COVID SWAT Teams

Interventional Radiology Partners With Surgery to Meet Increased Need For Placing Lines During the COVID-19 Crisis

As emergency rooms and intensive care units (ICUs) became overwhelmed with COVID-19 patients in late March and early April, the need for catheters—which have uses that include delivering life-saving medications and fluids directly to large veins and arteries—has exploded.  

two physicians and a portable ultrasound machine

Every patient who is intubated, or placed on a ventilator, requires one or more catheters (also called lines). The unprecedented need for line placement in COVID-19 patients created another need—physicians who have the skills and time to perform the procedure. 

In a unique partnership, interventional radiologists from the Department of Radiology at Columbia University Irving Medical Center and NewYork-Presbyterian Hospital have partnered with members of the Department of Surgery to place lines quickly and efficiently in COVID-19 patients. Called Surgical Workforce Access Teams—or COVID SWAT teams for short—three groups of physicians and residents at two hospitals are on call and ready with all the necessary equipment, including high-quality ultrasound, to place lines at a patient’s bedside.  

“Due to Covid-19, the hospital had to double its ICU capacity. For many doctors who were redeployed to the newly created ICUs, placing lines was not part of their usual practice,” said Vladimir Sheynzon, MD, assistant professor of radiology at Columbia University Irving Medical Center, who helped form and lead the interventional radiology division’s involvement in the SWAT teams. “It became necessary to bridge that gap with people who have the skills.”

“These are not simple procedures,” he added.

Catheters are long, soft tubes that provide direct access to veins and arteries. They have several uses in the ICU. Central venous catheters (also called central lines) are used to deliver fluids or antibiotics directly to a large (central) vein in the neck, upper chest, or groin. All intubated patients need central lines. In addition, 30 percent of critically ill COVID-19 patients also need dialysis catheters, which allow blood to flow into a dialysis machine and back into the body. A third type of catheter, called an arterial line, is placed in the artery and used to monitor blood pressure in real time.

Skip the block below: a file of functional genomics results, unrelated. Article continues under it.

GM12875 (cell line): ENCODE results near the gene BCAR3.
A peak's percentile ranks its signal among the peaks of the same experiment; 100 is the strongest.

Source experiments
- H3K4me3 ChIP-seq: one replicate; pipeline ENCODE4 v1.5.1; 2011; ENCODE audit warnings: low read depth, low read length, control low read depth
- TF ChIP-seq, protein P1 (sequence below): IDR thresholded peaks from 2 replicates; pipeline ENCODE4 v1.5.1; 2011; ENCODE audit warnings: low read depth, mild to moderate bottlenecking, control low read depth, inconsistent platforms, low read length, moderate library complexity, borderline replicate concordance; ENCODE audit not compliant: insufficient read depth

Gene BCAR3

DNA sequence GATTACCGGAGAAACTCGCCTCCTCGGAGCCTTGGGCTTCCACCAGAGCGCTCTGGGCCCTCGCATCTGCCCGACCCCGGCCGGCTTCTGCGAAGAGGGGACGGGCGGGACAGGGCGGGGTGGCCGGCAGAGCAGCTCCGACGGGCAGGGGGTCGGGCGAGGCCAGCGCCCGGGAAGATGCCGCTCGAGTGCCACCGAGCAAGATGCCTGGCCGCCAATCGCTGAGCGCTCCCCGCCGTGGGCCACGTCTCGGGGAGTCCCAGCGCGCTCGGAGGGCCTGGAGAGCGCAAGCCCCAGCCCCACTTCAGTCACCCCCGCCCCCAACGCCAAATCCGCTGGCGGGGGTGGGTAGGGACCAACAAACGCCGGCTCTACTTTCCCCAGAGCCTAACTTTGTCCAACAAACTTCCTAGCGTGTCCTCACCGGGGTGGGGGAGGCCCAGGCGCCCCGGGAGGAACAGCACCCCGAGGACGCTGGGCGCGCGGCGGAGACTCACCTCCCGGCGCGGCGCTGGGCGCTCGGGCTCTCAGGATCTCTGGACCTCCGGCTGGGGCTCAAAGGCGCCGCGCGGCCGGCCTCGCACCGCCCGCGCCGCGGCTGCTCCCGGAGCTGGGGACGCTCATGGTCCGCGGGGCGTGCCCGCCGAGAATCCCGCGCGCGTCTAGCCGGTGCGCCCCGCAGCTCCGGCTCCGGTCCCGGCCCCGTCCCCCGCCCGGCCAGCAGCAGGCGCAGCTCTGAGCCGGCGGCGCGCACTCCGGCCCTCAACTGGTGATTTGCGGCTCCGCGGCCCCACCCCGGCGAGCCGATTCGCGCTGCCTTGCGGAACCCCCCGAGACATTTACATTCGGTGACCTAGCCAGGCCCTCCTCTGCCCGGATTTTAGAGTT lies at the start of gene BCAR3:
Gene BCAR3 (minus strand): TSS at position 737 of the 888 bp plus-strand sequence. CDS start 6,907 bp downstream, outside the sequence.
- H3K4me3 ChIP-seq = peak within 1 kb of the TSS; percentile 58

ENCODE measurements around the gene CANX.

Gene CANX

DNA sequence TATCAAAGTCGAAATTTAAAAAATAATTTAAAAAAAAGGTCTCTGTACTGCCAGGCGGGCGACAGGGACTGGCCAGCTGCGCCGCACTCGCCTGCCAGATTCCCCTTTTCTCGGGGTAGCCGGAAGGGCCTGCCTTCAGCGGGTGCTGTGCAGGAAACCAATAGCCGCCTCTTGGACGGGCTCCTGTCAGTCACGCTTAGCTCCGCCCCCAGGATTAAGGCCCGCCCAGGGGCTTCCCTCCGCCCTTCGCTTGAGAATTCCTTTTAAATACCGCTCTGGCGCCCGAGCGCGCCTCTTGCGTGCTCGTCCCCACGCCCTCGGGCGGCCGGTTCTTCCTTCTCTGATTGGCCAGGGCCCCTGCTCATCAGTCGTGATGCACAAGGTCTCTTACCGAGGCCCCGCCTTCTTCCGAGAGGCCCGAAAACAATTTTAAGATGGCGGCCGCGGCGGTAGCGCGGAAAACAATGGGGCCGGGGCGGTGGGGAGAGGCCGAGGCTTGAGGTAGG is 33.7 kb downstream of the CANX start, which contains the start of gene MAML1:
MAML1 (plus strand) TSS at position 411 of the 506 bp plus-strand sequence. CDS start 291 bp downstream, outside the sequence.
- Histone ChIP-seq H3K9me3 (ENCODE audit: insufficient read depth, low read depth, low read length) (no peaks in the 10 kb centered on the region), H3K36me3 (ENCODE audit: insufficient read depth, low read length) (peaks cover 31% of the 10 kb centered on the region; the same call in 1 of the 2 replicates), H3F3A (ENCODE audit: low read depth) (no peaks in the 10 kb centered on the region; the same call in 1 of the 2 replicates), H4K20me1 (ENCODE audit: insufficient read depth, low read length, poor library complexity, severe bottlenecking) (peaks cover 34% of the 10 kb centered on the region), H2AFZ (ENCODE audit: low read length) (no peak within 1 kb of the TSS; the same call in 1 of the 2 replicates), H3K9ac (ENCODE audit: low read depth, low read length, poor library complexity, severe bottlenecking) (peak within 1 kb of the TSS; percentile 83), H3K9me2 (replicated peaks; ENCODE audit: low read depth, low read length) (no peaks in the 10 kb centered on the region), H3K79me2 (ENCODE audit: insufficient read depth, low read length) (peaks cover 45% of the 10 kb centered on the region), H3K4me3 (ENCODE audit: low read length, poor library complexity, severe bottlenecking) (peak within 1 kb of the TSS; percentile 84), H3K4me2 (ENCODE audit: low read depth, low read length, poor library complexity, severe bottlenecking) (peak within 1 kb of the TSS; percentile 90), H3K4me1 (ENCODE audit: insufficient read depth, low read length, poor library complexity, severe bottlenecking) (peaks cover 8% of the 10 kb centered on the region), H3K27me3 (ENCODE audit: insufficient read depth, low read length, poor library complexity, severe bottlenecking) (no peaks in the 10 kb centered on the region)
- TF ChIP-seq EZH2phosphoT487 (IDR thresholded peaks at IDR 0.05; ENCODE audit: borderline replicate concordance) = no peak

Placing catheters is common practice for interventional radiologists, who use image guidance to perform minimally invasive procedures that often serve as an alternative to open surgery. In normal times, however, the procedure takes place in a dedicated interventional radiology procedure room.

There are too many very ill patients now. “It would be extremely inefficient to bring patients to interventional radiology to place the lines,” said Dr. Sheynzon explaining that each intubated patient would have to be transported in an ICU bed, with a ventilator, monitoring equipment, and IV pumps, tying up valuable resources, including doctors, nurses, and respiratory therapists, just to move the patient from one part of the hospital to another. In addition, the procedure room would have to disinfected after each procedure. "It would take two hours. It would also be perilous to the patient and the staff.”